Electric Turbocharger: Engine Booster at Low Cost


    – Electric turbo: principle

    – Advantages and disadvantages of the electric turbo

    – The future of electric turbocharging

Who hasn’t dreamed of boosting their engine at a lower cost? This article explains how to do it!

Electric turbo: principle

The electric turbocharger would advantageously replace the traditional turbocharger; as a reminder, a conventional turbocharger consists of 2 coaxial finned turbines:

    – the exhaust turbine, which is driven by the engine exhaust gas flow;

    – the intake turbine, called “compressor,” is located in the air intake circuit. It is driven in rotation by the exhaust turbine and compresses the intake air to a pressure of 1 to 1.4 bar, allowing better air filling and better combustion.

The disadvantage of the traditional turbocharger is its response time, although much progress has been made in this area: at low engine speeds, the exhaust gases do not have sufficient force to drive the turbine.

The electric turbocharger eliminates this shortcoming: it is operational at the lowest rpm. The only thing that remains of the traditional turbo is the compressor, which is driven directly by an electric motor:

    – a simple manual switch allows the driver to activate the turbo on demand;

    – a limit switch on the accelerator pedal allows the turbo to engage when the driver presses the pedal fully;

    – the turbo’s speed varies according to the rpm and the load (accelerator pedal position), all electronically controlled (much rarer in adaptable).

Advantages and disadvantages of the electric turbo


The electric turbocharger is easy to install, lightweight, and space-saving. It does not heat up due to the exhaust gases (800 to 1000°C for traditional turbochargers).


On the other hand, it has many more disadvantages than advantages:

    – The electrical energy is taken from the mechanical power of the engine: it is the alternator driven by the engine that provides the electrical energy;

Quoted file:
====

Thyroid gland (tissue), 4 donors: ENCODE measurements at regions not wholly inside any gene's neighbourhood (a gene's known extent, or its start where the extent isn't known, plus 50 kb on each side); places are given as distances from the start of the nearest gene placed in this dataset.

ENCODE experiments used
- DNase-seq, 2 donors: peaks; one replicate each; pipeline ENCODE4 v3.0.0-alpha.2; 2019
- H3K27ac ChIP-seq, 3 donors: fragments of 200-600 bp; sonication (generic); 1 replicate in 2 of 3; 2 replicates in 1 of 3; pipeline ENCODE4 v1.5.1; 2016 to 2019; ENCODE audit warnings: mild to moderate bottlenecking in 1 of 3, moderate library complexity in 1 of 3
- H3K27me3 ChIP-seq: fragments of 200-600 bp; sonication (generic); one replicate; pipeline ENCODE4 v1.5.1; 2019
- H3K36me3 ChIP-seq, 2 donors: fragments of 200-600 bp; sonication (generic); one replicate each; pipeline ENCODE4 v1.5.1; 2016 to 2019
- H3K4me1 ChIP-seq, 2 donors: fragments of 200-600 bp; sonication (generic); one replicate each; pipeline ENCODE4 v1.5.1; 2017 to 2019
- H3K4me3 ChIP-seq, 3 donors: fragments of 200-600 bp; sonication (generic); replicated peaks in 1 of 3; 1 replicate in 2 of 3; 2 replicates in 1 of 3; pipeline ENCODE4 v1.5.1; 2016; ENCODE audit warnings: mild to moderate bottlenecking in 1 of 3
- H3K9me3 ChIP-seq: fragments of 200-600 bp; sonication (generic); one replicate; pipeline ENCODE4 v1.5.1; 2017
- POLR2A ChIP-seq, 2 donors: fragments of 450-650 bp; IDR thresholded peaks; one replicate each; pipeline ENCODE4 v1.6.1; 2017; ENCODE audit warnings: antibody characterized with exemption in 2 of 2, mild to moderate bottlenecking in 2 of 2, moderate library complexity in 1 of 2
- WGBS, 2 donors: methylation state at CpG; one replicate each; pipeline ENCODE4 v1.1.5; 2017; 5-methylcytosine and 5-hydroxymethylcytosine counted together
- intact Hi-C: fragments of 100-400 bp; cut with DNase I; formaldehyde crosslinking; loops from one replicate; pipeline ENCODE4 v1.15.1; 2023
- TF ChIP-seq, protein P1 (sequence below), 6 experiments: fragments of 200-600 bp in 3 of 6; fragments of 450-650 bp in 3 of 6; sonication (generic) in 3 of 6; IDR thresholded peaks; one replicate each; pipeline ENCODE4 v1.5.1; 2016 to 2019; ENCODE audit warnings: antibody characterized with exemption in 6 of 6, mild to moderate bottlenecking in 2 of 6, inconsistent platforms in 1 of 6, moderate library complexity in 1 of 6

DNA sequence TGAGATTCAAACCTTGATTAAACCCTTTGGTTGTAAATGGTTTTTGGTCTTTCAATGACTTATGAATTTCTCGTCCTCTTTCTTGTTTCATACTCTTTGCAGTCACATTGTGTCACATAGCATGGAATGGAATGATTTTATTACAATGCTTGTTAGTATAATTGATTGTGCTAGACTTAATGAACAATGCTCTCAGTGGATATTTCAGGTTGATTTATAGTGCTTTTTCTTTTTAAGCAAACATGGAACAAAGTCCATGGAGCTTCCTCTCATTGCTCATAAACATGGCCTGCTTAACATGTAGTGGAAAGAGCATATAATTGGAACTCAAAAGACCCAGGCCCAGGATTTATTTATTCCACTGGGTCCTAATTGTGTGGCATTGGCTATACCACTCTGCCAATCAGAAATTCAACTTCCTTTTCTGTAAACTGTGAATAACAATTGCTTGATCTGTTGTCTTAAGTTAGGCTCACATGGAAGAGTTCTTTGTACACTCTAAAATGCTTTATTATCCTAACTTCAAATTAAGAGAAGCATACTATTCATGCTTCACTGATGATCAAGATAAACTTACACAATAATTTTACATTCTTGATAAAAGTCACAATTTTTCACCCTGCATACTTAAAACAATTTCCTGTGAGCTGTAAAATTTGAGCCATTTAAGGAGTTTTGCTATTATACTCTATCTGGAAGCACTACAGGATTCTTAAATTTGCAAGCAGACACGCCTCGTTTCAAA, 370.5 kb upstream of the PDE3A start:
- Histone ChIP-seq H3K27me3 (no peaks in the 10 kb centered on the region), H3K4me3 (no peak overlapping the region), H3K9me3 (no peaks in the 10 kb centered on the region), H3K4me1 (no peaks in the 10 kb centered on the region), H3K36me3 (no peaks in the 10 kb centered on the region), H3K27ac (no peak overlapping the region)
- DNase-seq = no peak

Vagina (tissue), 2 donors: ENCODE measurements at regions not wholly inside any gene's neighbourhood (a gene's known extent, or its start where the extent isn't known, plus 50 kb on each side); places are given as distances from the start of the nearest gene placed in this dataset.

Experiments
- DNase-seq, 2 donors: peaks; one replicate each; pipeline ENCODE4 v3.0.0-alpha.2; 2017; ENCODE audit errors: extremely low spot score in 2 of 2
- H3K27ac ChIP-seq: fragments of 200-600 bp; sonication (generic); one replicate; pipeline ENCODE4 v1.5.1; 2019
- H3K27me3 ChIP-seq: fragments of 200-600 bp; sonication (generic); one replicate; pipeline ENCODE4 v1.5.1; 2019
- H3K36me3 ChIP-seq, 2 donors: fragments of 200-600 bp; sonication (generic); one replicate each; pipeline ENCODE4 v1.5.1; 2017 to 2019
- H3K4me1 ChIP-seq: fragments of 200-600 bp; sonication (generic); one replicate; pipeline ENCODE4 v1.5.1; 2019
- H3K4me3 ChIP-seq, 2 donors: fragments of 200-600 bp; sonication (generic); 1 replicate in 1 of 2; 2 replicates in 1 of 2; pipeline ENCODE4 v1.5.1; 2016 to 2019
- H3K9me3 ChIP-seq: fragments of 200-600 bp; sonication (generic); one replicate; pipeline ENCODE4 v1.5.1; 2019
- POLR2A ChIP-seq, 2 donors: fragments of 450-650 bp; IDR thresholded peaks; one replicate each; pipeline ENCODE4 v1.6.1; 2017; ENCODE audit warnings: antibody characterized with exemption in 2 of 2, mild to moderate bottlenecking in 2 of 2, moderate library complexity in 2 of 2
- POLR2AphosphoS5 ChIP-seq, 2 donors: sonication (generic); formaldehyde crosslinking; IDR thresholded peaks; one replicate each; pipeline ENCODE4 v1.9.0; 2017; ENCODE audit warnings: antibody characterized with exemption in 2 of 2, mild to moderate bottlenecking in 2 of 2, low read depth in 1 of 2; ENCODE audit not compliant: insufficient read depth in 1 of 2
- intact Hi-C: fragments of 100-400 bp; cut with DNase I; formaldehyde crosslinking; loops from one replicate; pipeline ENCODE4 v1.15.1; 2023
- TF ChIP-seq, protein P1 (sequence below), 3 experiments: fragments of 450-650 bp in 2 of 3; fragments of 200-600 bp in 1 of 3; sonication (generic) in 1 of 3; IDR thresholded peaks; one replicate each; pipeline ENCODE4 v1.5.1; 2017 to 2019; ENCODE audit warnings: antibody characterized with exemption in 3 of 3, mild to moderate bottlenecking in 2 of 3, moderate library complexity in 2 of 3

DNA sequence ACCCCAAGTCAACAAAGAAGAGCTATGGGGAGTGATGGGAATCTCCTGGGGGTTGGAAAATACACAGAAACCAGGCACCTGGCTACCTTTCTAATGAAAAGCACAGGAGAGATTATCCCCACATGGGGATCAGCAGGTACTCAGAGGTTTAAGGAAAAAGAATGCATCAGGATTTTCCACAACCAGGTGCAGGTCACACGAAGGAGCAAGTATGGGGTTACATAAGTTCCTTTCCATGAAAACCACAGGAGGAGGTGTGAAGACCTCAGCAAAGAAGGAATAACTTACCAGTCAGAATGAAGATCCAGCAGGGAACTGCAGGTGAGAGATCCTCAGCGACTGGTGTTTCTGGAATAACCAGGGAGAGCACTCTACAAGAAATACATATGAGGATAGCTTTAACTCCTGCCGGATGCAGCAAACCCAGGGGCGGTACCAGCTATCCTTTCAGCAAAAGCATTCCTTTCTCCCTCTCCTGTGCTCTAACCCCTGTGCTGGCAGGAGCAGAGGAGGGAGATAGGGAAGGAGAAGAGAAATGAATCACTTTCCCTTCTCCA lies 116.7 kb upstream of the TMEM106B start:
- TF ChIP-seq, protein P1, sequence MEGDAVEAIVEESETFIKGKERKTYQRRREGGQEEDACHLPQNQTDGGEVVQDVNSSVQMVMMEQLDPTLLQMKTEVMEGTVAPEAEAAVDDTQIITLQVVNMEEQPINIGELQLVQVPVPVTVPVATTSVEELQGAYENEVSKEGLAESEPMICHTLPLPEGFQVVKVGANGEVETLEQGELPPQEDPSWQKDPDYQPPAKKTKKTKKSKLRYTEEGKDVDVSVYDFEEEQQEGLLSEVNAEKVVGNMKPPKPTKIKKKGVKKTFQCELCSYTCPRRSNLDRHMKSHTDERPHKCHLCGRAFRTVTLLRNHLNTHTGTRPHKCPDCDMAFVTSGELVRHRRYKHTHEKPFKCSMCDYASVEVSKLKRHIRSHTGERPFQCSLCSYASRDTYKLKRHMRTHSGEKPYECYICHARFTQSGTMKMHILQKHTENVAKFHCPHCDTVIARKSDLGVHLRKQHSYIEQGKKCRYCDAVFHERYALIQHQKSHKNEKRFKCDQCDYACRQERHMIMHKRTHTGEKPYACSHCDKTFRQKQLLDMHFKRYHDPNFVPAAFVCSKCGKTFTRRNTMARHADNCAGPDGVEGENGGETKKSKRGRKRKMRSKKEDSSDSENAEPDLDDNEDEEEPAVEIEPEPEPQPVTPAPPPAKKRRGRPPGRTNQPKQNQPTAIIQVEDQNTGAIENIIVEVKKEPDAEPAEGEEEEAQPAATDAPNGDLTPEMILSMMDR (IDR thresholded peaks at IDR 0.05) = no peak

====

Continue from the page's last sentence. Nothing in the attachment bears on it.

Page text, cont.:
– Electrical consumption is high (minimum 50 amps, but consumption can reach 300 to 400 amps, especially during the turbo start-up phases);

    – The gain in intake pressure is derisory (the manufacturers announce + 0.2 bars, but it is less in reality);

    – It is impossible to regulate the control of the turbo;

    – The type of turbine and its layout lead to pressure losses at certain speeds (the turbine disturbs the airflow).

Given the above, installing an electric turbocharger is more of a do-it-yourself project than technical innovation, at least for the turbos offered on the Internet.

The future of electric turbocharging

If you look at the websites, you will find electric turbos at unbeatable prices, from $20 to $200, which are disconcertingly simple. They are inserted into the air intake circuit, and the fins are perpendicular to the airflow.

Also, the electric turbocharger has a definite future within the framework of global research; as proof, the studies and the solutions proposed by some manufacturers on :

    – an electric turbocharger compatible with the new anti-pollution standards and adapted to “downsizing,” the current trend among manufacturers to offer “boosted” small-displacement engines;

    – an electric turbocharger for low engine speeds, whose power consumption is offset by energy recovery during deceleration.

In this context, the electric turbocharger could indeed find its place in modern vehicles.

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